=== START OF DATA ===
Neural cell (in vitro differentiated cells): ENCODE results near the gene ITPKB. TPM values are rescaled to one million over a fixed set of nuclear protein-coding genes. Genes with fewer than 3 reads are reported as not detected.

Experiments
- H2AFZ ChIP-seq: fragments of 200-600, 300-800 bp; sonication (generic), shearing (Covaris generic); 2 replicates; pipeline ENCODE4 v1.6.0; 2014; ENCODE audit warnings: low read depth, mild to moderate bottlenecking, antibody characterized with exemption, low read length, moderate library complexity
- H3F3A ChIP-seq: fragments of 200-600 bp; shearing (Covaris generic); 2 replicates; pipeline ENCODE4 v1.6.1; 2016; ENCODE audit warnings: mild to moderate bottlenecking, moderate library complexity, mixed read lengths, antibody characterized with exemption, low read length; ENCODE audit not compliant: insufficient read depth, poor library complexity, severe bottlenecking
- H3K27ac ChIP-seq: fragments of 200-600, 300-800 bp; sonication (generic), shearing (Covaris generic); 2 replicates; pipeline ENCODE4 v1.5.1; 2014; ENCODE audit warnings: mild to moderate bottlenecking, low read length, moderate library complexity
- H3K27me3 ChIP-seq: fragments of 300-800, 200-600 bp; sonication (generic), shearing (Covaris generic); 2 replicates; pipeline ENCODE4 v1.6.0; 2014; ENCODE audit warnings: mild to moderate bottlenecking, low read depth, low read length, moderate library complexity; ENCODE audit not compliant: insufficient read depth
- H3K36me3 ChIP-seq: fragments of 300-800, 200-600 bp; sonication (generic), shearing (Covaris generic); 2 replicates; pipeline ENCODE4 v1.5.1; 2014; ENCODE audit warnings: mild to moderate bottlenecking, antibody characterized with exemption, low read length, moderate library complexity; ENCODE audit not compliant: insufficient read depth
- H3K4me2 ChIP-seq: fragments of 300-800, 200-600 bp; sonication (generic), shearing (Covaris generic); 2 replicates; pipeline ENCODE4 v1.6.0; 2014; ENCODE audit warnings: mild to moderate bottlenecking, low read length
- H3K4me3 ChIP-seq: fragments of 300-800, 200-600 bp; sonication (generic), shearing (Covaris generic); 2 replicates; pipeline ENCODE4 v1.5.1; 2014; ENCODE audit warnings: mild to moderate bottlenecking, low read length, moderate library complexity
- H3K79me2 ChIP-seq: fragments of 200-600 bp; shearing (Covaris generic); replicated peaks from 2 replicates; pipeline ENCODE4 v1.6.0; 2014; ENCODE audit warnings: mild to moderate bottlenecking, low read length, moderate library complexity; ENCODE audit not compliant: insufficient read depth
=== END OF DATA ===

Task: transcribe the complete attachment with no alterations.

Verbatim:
Neural cell (in vitro differentiated cells): ENCODE results near the gene ITPKB. TPM values are rescaled to one million over a fixed set of nuclear protein-coding genes. Genes with fewer than 3 reads are reported as not detected.

Experiments
- H2AFZ ChIP-seq: fragments of 200-600, 300-800 bp; sonication (generic), shearing (Covaris generic); 2 replicates; pipeline ENCODE4 v1.6.0; 2014; ENCODE audit warnings: low read depth, mild to moderate bottlenecking, antibody characterized with exemption, low read length, moderate library complexity
- H3F3A ChIP-seq: fragments of 200-600 bp; shearing (Covaris generic); 2 replicates; pipeline ENCODE4 v1.6.1; 2016; ENCODE audit warnings: mild to moderate bottlenecking, moderate library complexity, mixed read lengths, antibody characterized with exemption, low read length; ENCODE audit not compliant: insufficient read depth, poor library complexity, severe bottlenecking
- H3K27ac ChIP-seq: fragments of 200-600, 300-800 bp; sonication (generic), shearing (Covaris generic); 2 replicates; pipeline ENCODE4 v1.5.1; 2014; ENCODE audit warnings: mild to moderate bottlenecking, low read length, moderate library complexity
- H3K27me3 ChIP-seq: fragments of 300-800, 200-600 bp; sonication (generic), shearing (Covaris generic); 2 replicates; pipeline ENCODE4 v1.6.0; 2014; ENCODE audit warnings: mild to moderate bottlenecking, low read depth, low read length, moderate library complexity; ENCODE audit not compliant: insufficient read depth
- H3K36me3 ChIP-seq: fragments of 300-800, 200-600 bp; sonication (generic), shearing (Covaris generic); 2 replicates; pipeline ENCODE4 v1.5.1; 2014; ENCODE audit warnings: mild to moderate bottlenecking, antibody characterized with exemption, low read length, moderate library complexity; ENCODE audit not compliant: insufficient read depth
- H3K4me2 ChIP-seq: fragments of 300-800, 200-600 bp; sonication (generic), shearing (Covaris generic); 2 replicates; pipeline ENCODE4 v1.6.0; 2014; ENCODE audit warnings: mild to moderate bottlenecking, low read length
- H3K4me3 ChIP-seq: fragments of 300-800, 200-600 bp; sonication (generic), shearing (Covaris generic); 2 replicates; pipeline ENCODE4 v1.5.1; 2014; ENCODE audit warnings: mild to moderate bottlenecking, low read length, moderate library complexity
- H3K79me2 ChIP-seq: fragments of 200-600 bp; shearing (Covaris generic); replicated peaks from 2 replicates; pipeline ENCODE4 v1.6.0; 2014; ENCODE audit warnings: mild to moderate bottlenecking, low read length, moderate library complexity; ENCODE audit not compliant: insufficient read depth